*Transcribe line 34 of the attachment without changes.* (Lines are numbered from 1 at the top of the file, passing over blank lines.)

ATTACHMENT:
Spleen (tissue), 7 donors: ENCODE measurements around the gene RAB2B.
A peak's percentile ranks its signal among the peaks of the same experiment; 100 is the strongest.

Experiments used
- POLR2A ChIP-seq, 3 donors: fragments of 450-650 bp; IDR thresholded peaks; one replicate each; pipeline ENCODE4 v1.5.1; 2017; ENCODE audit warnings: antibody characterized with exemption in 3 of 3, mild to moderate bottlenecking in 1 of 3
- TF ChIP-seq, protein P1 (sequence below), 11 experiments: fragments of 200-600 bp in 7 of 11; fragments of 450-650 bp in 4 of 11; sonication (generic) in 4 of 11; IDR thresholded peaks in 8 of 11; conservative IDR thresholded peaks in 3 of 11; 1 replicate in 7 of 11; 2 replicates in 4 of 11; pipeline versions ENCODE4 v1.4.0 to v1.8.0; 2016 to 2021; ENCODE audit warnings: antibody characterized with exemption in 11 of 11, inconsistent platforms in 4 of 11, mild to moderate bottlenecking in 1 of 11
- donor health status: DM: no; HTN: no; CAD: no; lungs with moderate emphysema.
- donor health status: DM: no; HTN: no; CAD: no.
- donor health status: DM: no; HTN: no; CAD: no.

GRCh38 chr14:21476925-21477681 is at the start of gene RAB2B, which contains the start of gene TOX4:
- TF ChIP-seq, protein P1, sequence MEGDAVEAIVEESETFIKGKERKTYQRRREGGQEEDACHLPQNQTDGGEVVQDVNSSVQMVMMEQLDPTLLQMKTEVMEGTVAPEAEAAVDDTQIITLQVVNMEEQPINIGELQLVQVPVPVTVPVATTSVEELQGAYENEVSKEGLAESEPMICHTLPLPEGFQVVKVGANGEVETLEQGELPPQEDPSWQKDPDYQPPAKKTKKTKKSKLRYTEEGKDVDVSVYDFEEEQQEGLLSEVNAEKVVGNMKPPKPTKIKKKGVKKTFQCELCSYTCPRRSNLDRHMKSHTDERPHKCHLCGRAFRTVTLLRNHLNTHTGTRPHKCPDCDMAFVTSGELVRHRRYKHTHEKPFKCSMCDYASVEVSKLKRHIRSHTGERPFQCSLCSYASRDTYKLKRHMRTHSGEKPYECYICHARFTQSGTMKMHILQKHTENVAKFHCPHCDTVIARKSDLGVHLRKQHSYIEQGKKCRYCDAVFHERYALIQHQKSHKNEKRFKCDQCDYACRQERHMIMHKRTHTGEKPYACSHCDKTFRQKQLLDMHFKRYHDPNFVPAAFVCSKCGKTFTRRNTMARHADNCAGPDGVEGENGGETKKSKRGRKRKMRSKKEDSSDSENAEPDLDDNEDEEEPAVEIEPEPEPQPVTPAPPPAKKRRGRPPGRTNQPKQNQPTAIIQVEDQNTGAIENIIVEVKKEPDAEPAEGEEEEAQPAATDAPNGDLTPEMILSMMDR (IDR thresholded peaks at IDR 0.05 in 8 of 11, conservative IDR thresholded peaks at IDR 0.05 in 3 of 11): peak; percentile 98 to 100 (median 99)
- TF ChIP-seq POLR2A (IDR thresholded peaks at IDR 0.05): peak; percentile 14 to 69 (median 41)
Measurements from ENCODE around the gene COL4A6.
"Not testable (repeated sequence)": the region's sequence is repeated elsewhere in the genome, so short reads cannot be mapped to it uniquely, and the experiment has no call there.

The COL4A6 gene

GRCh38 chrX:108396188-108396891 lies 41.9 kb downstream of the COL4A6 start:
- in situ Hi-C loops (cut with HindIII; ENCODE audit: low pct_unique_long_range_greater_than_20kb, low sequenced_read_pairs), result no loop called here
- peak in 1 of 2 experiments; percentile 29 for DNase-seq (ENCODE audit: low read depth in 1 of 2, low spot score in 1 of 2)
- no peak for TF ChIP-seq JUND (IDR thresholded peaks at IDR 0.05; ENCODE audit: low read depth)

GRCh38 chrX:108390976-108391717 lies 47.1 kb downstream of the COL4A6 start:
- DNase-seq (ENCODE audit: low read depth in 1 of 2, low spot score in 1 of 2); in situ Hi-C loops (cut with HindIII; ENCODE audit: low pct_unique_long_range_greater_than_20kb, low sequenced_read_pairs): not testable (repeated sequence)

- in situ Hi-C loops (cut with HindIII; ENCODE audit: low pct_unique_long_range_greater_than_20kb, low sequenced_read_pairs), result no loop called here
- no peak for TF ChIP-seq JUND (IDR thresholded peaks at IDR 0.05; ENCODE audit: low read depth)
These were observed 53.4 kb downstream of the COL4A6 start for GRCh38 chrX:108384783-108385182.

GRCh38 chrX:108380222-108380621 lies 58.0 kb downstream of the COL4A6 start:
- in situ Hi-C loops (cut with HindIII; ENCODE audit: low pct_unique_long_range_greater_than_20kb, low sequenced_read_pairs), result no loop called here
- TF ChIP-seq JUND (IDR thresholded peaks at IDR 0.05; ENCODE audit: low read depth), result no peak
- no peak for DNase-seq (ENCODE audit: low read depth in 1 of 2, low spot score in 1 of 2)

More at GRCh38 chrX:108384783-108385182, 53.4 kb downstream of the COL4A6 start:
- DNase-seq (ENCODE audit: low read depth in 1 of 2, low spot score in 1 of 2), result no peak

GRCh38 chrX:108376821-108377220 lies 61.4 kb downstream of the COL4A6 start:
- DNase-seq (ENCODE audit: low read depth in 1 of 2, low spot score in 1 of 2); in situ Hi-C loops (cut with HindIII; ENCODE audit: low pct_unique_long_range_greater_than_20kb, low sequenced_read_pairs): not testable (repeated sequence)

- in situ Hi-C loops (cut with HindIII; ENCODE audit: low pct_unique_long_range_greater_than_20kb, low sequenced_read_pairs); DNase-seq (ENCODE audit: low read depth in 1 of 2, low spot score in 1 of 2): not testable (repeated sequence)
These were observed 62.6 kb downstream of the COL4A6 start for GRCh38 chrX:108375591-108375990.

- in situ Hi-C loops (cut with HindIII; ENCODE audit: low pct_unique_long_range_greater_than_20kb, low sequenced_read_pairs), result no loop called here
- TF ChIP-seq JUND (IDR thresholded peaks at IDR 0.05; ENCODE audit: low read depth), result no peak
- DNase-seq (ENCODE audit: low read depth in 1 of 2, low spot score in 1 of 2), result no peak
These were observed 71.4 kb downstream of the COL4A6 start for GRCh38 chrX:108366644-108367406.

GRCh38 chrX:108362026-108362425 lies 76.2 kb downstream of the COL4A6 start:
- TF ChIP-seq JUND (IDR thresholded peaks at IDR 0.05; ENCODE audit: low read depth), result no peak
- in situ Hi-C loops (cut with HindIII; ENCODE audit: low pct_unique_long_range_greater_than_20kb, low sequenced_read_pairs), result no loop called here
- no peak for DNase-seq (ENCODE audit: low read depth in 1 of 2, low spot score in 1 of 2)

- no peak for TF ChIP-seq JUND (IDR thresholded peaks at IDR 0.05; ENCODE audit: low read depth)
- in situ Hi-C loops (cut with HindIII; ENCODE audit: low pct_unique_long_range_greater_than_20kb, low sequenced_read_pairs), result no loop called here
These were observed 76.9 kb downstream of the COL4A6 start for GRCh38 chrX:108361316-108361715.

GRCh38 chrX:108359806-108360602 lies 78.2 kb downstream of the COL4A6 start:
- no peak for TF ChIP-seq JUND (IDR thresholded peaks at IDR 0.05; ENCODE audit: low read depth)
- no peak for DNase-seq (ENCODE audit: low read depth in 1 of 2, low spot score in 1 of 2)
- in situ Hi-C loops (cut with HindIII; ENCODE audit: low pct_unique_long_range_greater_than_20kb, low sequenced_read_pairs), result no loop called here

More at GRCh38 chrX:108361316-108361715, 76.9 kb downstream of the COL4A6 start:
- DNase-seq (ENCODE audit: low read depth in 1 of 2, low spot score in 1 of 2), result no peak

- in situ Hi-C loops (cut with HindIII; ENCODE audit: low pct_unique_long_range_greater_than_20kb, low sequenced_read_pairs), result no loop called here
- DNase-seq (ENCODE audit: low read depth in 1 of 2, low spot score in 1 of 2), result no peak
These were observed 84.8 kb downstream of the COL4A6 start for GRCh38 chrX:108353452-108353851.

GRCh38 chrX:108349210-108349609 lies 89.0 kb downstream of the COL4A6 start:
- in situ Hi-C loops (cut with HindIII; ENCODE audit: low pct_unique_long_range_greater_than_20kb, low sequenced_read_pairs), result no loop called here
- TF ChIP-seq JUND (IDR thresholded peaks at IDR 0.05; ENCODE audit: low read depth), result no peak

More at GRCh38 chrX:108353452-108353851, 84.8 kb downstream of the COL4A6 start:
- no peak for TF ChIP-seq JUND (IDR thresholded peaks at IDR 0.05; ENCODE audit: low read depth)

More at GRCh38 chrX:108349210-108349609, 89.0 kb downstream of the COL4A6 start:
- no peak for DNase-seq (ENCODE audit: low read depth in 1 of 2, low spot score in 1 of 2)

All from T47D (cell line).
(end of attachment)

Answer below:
- in situ Hi-C loops (cut with HindIII; ENCODE audit: low pct_unique_long_range_greater_than_20kb, low sequenced_read_pairs), result no loop called here